Wire Service
1 minute read
18 Apr 2019
2:28 pm

UK’s Chrysaor buys North Sea oil assets from ConocoPhillips


British energy exploring minnow Chrysaor said Thursday it has agreed to buy US giant ConocoPhillips' North Sea oil and gas assets for $2.7 billion.

Privately-owned Chrysaor aims to become one of Europe's top independent energy exploration and production companies. SCANPIX NORWAY/AFP/File/HOMMEDAL MARIT

The purchase is part of privately-owned Chrysaor’s aim to become one of Europe’s top independent energy exploration and production companies.

“This significant acquisition reflects our continuing belief that the UK North Sea has material future potential for oil and gas production,” said Chrysaor chief executive Phil Kirk in a statement.

“Acquiring ConocoPhillips UK accelerates our strategy and further strengthens our position as one of the leading independent exploration and production companies in Europe.”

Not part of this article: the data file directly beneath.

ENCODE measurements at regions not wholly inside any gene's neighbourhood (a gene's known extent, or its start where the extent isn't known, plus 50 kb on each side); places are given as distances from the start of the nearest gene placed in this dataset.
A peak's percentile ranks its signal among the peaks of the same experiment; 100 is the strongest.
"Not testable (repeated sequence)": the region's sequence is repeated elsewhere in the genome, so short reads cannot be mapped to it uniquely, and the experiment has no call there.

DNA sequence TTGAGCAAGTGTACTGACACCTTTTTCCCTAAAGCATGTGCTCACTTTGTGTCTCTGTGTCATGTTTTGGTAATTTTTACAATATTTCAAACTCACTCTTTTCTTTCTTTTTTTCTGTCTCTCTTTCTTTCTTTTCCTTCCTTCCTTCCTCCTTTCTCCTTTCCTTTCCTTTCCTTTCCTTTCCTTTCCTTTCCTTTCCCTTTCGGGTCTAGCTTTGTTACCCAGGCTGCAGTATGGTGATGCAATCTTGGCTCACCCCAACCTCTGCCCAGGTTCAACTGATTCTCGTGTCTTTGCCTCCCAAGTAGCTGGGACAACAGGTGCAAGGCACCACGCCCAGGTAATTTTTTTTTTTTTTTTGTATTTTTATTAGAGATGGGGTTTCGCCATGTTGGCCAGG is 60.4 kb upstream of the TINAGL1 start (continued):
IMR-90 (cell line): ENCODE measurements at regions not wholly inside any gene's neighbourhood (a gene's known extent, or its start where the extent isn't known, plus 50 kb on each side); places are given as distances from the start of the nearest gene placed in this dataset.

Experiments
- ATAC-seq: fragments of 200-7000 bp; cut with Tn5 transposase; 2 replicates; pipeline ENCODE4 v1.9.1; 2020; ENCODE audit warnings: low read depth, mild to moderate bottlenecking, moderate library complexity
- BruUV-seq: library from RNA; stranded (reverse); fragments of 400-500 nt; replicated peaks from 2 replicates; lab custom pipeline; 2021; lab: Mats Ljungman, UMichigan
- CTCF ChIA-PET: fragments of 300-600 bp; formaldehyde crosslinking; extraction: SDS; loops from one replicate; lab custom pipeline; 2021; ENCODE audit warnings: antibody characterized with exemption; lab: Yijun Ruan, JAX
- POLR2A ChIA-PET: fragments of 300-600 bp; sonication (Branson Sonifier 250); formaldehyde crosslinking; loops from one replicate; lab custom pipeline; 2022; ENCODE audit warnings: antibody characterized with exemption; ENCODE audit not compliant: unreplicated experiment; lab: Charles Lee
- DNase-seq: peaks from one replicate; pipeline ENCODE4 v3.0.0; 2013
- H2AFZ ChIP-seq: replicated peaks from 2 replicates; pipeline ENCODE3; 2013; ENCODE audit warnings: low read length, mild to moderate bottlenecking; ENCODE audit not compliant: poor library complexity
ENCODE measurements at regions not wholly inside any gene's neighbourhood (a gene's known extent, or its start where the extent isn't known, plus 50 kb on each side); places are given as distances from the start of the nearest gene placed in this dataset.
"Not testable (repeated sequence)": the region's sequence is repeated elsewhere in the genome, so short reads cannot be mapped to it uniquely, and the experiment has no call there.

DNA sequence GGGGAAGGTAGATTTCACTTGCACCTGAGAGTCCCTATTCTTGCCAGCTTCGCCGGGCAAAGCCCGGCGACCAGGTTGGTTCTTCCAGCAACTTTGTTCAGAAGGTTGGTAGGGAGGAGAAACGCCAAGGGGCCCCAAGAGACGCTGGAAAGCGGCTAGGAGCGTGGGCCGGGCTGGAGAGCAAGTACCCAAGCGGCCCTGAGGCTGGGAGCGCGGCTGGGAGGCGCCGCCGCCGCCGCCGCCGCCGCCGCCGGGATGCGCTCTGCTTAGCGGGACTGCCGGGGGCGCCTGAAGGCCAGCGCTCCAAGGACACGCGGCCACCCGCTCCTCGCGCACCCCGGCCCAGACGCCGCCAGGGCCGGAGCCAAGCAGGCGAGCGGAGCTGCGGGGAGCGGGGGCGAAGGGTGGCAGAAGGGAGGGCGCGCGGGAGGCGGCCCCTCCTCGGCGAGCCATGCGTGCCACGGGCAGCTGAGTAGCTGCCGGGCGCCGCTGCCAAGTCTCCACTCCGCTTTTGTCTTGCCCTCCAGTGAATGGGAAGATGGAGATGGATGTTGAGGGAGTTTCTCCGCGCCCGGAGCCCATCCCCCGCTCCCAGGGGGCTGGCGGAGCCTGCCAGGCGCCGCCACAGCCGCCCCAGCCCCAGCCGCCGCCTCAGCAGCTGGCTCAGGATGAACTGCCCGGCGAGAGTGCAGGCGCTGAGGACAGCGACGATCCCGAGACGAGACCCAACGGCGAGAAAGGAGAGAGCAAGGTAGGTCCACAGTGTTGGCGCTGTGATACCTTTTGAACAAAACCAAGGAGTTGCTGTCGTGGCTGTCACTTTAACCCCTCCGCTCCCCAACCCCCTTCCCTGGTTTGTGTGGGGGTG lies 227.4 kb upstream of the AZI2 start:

The deal, which remains subject to regulatory approvals, is expected to be completed in the second half of this year.

ConocoPhillips’ British oil and gas assets produced about 72,000 barrels of oil equivalent per day (boepd) in 2018.

The deal will ramp up Chrysaor’s pro-forma 2018 production to 177,000 boepd, making it one of the largest oil and gas players in the North Sea.

Houston-based ConocoPhillips will meanwhile keep a London-based commercial trading business and its interest in and operatorship of the Teesside oil terminal in the northeast.

“We are excited to play a role in the natural evolution of the North Sea and to enable the safe transfer of assets from major oil companies such as ConocoPhillips to new, well-funded, privately-owned operators,” said Chrysaor chairman Linda Cook.

“This process results in a good deal for both the seller and the buyer, with new asset owners such as Chrysaor bringing the strategy and capital required for reinvestment and growth.”

Chrysaor, founded in 2007, grew rapidly with the 2017 purchase of North Sea assets from London-listed energy titan Royal Dutch Shell for $3 billion.